Less than half of American adults pray daily as church membership continues to decline and the ranks of the religiously unaffiliated swells, according to a study published by the Pew Research Center.
Data from the National Public Opinion Reference Survey conducted by Pew Research Center from May 29 to Aug. 25 among a nationally representative group of respondents found that 45% of U.S. adults say they pray daily compared to 58% who reported doing so in 2007 and 55% who said they prayed daily in 2014.
Some 32% said they seldom or never pray, which is close to the 29% of U.S. adults who identify as religious “nones” — people who describe themselves as atheists, agnostics or “nothing in particular,” the study says.
The nation’s share of religious “nones” is now 6% higher than it was five years ago and 10% higher than it was a decade ago, showing what appears to be a galloping trend of secularization.
Even though Christians are still the largest religious group in the U.S., they now only make up a collective 63% of the adult population. When the Pew Research Center began measuring religious identity in 2007, Christians outnumbered “nones” 78% to 16%.
The study noted that the decline in the number of Christians nationwide was mostly concentrated among respondents who identified as Protestant. Their numbers declined by 10% in the last decade and 4% in the last five years.
While the share of Catholics had fallen between 2007 and 2014 to 21% of the adult population, that number remains the same today.
Protestants were found to be predominantly “born-again or [E]vangelical Christian,” among both black and white respondents in the study. Some 58% of white Protestants identify as born-again or Evangelical, while 66% of blacks did so.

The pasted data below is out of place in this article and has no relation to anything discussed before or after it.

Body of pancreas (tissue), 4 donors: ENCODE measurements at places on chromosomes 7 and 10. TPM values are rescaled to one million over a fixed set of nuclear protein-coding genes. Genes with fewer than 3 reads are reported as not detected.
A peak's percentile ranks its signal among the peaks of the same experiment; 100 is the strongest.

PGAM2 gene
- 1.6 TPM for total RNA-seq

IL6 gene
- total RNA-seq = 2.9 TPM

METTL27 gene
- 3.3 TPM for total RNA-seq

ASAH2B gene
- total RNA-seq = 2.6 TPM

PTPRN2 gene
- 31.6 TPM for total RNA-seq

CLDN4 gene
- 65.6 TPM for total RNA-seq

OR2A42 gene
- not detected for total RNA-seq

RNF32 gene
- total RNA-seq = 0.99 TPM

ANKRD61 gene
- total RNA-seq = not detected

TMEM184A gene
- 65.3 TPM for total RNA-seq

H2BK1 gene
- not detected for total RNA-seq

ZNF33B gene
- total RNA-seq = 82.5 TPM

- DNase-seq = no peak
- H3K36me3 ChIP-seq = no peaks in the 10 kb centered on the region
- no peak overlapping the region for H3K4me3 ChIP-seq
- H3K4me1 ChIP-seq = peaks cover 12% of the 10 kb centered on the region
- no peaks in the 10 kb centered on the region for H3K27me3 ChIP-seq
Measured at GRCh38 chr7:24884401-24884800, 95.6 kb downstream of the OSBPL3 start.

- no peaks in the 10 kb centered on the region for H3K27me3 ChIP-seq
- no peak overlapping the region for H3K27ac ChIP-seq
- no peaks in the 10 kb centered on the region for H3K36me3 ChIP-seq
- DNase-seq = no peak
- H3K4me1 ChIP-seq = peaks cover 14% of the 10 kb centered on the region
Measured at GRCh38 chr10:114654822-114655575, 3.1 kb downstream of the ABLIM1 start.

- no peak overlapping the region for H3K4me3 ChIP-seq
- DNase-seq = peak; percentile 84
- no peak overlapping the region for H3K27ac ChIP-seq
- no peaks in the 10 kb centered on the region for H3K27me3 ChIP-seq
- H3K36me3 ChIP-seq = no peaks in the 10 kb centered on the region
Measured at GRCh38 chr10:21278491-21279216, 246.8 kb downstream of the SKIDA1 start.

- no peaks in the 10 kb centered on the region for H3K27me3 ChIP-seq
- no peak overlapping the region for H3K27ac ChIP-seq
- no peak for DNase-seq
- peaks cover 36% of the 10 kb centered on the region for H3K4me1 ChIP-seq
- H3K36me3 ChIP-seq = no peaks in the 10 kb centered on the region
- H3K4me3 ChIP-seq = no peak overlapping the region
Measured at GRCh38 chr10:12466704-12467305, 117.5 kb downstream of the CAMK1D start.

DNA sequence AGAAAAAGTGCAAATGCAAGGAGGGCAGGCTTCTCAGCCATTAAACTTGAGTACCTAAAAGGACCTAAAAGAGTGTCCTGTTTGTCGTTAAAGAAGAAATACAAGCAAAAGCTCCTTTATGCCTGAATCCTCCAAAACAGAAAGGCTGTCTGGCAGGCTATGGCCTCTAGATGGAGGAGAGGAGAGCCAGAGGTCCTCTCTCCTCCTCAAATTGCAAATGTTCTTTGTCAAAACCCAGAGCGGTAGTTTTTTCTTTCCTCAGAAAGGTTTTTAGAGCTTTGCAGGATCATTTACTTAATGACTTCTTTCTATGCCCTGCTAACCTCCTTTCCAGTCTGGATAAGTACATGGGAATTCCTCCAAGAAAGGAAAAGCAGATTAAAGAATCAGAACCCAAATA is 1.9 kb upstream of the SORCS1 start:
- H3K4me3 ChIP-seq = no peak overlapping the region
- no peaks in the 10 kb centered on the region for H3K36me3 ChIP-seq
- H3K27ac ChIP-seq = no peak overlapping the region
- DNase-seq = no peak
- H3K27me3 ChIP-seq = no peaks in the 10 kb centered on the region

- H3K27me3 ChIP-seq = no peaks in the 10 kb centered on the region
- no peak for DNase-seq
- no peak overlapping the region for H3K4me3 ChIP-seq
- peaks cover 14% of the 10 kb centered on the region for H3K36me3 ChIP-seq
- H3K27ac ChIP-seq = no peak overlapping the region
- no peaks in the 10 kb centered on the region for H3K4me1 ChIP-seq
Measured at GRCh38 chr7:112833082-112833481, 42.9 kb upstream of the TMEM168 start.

When it comes to church attendance, black Evangelical Christians were found to be the most faithful churchgoers, with 70% of them attending services monthly. Some 63% of black Protestants reported attending church religious services at least once or twice monthly. Only 56% of white Evangelical Protestants said they attended religious services at least once a month.
Among Catholics, church attendance fell even lower. Just 35% reported attending services monthly or more.
Earlier this year, political scientists David E. Campbell and Geoffrey C. Layman of the University of Notre Dame and John C. Green of the University of Akron highlighted data in their new book, Secular Surge: A New Fault Line in American Politics, showing that the marrying of religion and politics among conservatives to create the well-known and powerful religious right had led some Americans to abandon their ties to the Christian faith and join the ranks of secularists.
According to the researchers, the rising tide of secularism in the U.S. means that some voters are on opposite sides of a religious-secular fault line fueling the flames of political polarization.
“[A] secular-religious divide in politics also may illuminate why, above and beyond their ideological differences, ordinary Democrats and Republicans increasingly dislike and distrust the leaders and members of the other political camp — what political scientists have labeled ‘affective polarization,'" they wrote. "Their very different worldviews may spur Secularists and Religionists to view each other with suspicion and perhaps even hostility, thus encouraging animosity and distrust between their political teams."